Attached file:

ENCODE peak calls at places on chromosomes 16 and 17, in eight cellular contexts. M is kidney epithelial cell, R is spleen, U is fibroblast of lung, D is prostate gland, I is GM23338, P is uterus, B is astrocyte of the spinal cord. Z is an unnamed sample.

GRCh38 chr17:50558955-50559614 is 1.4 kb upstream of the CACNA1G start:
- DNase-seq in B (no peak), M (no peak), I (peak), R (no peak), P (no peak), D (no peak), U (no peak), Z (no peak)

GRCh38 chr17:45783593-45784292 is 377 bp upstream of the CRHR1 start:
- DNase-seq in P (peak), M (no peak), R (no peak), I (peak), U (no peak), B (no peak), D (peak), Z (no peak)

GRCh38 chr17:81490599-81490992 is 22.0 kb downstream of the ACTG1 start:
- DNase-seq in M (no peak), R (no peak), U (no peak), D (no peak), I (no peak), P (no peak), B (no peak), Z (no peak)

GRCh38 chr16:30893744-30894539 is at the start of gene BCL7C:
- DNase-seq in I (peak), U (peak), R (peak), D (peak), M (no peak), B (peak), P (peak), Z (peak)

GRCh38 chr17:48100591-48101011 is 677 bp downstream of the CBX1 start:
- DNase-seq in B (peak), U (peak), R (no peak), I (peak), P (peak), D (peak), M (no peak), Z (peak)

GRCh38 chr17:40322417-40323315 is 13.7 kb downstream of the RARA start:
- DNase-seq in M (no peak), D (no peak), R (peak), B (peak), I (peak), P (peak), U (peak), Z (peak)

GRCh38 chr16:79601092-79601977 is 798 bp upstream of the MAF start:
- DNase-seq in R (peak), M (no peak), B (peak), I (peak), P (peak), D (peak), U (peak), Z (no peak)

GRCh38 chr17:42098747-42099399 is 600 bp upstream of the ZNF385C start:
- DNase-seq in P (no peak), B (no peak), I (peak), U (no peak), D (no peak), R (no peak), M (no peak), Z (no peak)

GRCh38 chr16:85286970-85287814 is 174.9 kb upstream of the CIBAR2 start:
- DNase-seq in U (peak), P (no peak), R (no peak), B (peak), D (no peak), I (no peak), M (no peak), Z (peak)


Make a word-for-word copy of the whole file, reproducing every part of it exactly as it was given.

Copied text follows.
ENCODE peak calls at places on chromosomes 16 and 17, in eight cellular contexts. M is kidney epithelial cell, R is spleen, U is fibroblast of lung, D is prostate gland, I is GM23338, P is uterus, B is astrocyte of the spinal cord. Z is an unnamed sample.

GRCh38 chr17:50558955-50559614 is 1.4 kb upstream of the CACNA1G start:
- DNase-seq in B (no peak), M (no peak), I (peak), R (no peak), P (no peak), D (no peak), U (no peak), Z (no peak)

GRCh38 chr17:45783593-45784292 is 377 bp upstream of the CRHR1 start:
- DNase-seq in P (peak), M (no peak), R (no peak), I (peak), U (no peak), B (no peak), D (peak), Z (no peak)

GRCh38 chr17:81490599-81490992 is 22.0 kb downstream of the ACTG1 start:
- DNase-seq in M (no peak), R (no peak), U (no peak), D (no peak), I (no peak), P (no peak), B (no peak), Z (no peak)

GRCh38 chr16:30893744-30894539 is at the start of gene BCL7C:
- DNase-seq in I (peak), U (peak), R (peak), D (peak), M (no peak), B (peak), P (peak), Z (peak)

GRCh38 chr17:48100591-48101011 is 677 bp downstream of the CBX1 start:
- DNase-seq in B (peak), U (peak), R (no peak), I (peak), P (peak), D (peak), M (no peak), Z (peak)

GRCh38 chr17:40322417-40323315 is 13.7 kb downstream of the RARA start:
- DNase-seq in M (no peak), D (no peak), R (peak), B (peak), I (peak), P (peak), U (peak), Z (peak)

GRCh38 chr16:79601092-79601977 is 798 bp upstream of the MAF start:
- DNase-seq in R (peak), M (no peak), B (peak), I (peak), P (peak), D (peak), U (peak), Z (no peak)

GRCh38 chr17:42098747-42099399 is 600 bp upstream of the ZNF385C start:
- DNase-seq in P (no peak), B (no peak), I (peak), U (no peak), D (no peak), R (no peak), M (no peak), Z (no peak)

GRCh38 chr16:85286970-85287814 is 174.9 kb upstream of the CIBAR2 start:
- DNase-seq in U (peak), P (no peak), R (no peak), B (peak), D (no peak), I (no peak), M (no peak), Z (peak)